Fiction Reviews

Ghost Virus

(2018) Graham Masterton, Head of Zeus, £7.99, pbk, 424pp, ISBN 978-978-1-788-54504-4


A young woman pours acid over her body. A loving husband kills his wife. A headteacher throws her pupils out of a window. Who or what has made ordinary Londoners commit such horrific acts?

DC Jerry Pardoe and DS Jamila Patel of Tooting police are at a loss. With no obvious connection between the killings, they fear a virus.

Something evil is stirring in the city. A supernatural force that infects its victims with a lust to murder. And Jerry and Jamila are powerless to stop it...

Wham, bam, thank you Graham! Lest, we forget, given his recent crime-writing output, that for some readers, Graham Masterton will be better known as a horror writer. I remember Joe R. Lansdale pointing out that Masterton has been writing horror almost as long as Stephen King, and who can forget the film version of his novel The Manitou? A novel which spawned six sequels. Masterton has had a colourful, and varied career since being born in Edinburgh seventy-three years ago, including a stint as editor of Mayfair and Penthouse magazines. Here, he is on top form, or over-the-top form. Really, you won’t believe parts of this book, and I won’t even attempt to outline them here, for fear of spoiling your enjoyment and perhaps putting you off reading it, because, frankly, as you get towards the novel it really is ridiculous, and yet you are hooked, probably on several bloody hooks that are sticking out of your body. Masterton has sucked you in, and you have to keep reading this gripping page-turner.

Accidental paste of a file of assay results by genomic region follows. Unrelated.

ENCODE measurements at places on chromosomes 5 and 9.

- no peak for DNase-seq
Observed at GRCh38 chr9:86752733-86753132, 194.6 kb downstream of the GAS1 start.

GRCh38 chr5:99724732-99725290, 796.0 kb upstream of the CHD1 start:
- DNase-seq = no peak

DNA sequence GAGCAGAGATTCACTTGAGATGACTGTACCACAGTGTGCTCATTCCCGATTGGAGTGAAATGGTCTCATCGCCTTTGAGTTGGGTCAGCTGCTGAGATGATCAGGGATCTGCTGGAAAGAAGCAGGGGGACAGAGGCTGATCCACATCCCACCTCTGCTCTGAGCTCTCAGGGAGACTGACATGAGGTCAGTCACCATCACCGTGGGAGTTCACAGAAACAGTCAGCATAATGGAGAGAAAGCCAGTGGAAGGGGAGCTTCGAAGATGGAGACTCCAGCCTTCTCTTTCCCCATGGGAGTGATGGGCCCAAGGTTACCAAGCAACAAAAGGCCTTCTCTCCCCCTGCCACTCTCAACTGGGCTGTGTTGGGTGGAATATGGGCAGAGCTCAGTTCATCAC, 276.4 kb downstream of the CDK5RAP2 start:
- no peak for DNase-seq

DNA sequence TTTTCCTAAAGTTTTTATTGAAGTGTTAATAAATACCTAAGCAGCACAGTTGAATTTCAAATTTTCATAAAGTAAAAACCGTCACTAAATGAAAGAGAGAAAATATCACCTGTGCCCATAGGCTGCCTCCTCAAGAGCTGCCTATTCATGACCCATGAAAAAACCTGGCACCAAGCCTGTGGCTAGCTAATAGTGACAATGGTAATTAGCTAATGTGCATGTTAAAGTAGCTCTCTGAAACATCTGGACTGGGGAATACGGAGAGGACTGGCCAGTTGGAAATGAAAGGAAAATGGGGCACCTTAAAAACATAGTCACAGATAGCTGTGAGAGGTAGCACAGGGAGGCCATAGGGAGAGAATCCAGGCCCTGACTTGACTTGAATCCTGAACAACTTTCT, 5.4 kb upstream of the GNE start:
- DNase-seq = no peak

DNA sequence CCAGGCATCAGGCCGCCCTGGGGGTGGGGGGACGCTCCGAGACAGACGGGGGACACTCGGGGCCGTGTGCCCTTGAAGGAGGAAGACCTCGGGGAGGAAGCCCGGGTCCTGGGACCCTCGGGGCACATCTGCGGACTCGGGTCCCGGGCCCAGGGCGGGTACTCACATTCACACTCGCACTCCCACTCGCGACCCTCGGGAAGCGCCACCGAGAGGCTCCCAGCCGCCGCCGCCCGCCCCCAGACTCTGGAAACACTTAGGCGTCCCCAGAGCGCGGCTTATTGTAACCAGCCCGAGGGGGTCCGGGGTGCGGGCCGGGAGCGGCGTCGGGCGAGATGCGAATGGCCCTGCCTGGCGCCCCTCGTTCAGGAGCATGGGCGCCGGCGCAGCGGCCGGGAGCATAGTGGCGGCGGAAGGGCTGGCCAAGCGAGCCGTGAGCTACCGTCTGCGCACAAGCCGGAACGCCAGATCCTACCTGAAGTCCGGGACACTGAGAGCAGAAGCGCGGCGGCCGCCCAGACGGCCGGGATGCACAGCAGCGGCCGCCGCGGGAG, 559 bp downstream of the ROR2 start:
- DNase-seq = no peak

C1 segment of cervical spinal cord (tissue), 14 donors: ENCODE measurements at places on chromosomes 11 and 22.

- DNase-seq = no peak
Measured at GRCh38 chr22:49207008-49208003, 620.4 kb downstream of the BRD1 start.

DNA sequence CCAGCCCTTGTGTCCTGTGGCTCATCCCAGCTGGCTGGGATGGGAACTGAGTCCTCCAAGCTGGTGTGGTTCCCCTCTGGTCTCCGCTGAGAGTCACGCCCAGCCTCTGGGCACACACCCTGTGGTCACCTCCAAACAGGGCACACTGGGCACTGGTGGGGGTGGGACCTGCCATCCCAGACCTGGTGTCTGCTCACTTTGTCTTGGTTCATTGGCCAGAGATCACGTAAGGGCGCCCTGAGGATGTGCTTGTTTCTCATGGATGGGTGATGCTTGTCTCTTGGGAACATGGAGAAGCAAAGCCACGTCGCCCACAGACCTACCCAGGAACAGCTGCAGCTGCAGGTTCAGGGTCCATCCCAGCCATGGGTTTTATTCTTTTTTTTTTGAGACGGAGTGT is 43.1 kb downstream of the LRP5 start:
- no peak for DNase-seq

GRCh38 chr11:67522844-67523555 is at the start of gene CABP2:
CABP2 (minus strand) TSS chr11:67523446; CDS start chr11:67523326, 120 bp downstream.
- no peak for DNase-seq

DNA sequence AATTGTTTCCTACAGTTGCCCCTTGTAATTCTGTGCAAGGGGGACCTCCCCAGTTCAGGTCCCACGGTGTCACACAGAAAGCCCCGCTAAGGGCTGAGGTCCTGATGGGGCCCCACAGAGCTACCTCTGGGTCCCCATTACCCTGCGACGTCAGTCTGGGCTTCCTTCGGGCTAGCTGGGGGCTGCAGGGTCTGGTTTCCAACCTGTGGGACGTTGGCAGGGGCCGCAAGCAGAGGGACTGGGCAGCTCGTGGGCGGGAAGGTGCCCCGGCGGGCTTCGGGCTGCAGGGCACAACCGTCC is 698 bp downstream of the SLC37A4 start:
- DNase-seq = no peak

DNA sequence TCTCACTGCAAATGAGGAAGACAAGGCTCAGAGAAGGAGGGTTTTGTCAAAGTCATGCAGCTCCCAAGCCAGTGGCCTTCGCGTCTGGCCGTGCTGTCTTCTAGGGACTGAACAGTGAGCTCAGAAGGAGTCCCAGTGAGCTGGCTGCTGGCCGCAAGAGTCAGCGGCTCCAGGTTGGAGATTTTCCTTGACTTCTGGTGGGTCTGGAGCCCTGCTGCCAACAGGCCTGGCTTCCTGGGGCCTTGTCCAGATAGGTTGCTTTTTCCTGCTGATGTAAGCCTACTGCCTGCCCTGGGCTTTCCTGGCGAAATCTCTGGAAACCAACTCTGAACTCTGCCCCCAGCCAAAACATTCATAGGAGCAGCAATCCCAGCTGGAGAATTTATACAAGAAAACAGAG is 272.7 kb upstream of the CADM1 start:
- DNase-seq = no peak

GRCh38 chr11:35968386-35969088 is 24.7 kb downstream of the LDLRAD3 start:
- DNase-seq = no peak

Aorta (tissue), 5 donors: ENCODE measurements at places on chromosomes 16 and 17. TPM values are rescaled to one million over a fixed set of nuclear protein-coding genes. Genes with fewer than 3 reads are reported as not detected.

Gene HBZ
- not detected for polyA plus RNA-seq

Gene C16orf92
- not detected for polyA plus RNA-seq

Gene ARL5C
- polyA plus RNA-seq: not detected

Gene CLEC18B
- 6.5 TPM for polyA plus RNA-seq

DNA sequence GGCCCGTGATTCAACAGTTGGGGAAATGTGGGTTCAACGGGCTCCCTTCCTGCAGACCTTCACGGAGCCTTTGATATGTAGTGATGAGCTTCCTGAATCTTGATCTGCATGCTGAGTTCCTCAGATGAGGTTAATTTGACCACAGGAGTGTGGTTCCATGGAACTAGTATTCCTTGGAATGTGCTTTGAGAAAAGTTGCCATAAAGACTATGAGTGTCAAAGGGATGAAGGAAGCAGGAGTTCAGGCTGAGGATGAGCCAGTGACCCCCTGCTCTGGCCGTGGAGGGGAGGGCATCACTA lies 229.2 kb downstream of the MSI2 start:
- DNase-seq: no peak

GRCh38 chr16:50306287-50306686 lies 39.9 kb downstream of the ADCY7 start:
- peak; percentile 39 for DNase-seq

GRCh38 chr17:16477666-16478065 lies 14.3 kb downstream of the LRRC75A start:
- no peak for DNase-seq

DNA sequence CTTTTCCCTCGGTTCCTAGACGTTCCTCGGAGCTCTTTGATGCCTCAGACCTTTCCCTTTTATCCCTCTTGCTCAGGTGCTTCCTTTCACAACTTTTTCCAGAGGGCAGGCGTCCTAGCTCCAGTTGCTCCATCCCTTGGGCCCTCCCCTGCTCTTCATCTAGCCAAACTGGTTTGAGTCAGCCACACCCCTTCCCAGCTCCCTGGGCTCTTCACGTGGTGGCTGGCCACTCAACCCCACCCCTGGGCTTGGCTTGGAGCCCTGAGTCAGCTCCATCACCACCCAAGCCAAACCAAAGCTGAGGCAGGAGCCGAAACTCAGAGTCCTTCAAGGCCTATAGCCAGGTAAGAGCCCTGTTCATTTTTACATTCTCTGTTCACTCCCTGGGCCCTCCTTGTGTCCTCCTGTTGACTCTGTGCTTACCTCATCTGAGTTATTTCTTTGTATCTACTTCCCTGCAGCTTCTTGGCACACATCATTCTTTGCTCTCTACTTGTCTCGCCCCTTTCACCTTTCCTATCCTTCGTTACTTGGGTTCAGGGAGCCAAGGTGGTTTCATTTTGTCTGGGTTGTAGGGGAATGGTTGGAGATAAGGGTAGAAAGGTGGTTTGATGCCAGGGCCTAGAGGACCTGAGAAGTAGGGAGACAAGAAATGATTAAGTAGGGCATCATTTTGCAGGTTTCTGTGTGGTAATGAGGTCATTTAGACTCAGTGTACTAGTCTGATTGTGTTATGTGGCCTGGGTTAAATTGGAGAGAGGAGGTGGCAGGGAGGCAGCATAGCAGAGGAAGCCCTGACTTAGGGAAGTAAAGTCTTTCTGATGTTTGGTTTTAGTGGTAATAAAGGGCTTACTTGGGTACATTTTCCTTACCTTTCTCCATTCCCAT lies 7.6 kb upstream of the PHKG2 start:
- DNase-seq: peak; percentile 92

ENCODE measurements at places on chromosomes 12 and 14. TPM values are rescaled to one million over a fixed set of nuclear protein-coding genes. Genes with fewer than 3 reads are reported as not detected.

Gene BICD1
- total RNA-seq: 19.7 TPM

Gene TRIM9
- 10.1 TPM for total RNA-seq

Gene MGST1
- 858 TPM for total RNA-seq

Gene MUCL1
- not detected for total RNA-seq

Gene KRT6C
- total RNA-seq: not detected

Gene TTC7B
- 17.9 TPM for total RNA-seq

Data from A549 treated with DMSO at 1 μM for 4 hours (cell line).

But before the virus madness starts, our two detectives – Pardow and Patel are investigating some random, yet gruesome murders in South London, which to Patel’s British Pakistani background look initially like honour killings, but as the pair dig deeper, it becomes clear that something deeper and darker is going on here, but what exactly? Could it be something supernatural? Pardow and Patel start to think so, but who is going to believe them especially when the killings are so random, only sharing a common degree of horror – death by acid, disembowelling, or having your arms and legs ripped off, and let’s not talk about what happens to the dog!

What you have here is a police procedural novel gone mad with added gore and horror. Without these it could easily have been a very good - and realistic – crime novel, including elements of racial tension and racism within the police force, but Masterton dials everything up to eleven as the story and the tension builds and builds and builds towards a climax that is reminiscent of James Herbert at his best - think The Fog, The Dark, even some of The Rats novels as the rules of law in a community collapse and people are fleeing from their lives, or hiding themselves away from… No spoilers here. Masterton could probably write this sort of stuff in his sleep, because it is incredibly well-written, and is a real page-turner, with sympathetic characters, a level-headed look at the Muslim world, and a great sense of place in Tooting and the surrounding area. If you want gore, and horror, and some good writing, look no further. And there is a bit of a shock ending, so perhaps we will see more of Pardow and Patel, I hope so.  Good, gory, old school horror fun, but perhaps not everyone’s cup of tea, but it was mine.  Sugar, anyone?

Ian Hunter

See also Arthur's take on Ghost Virus.


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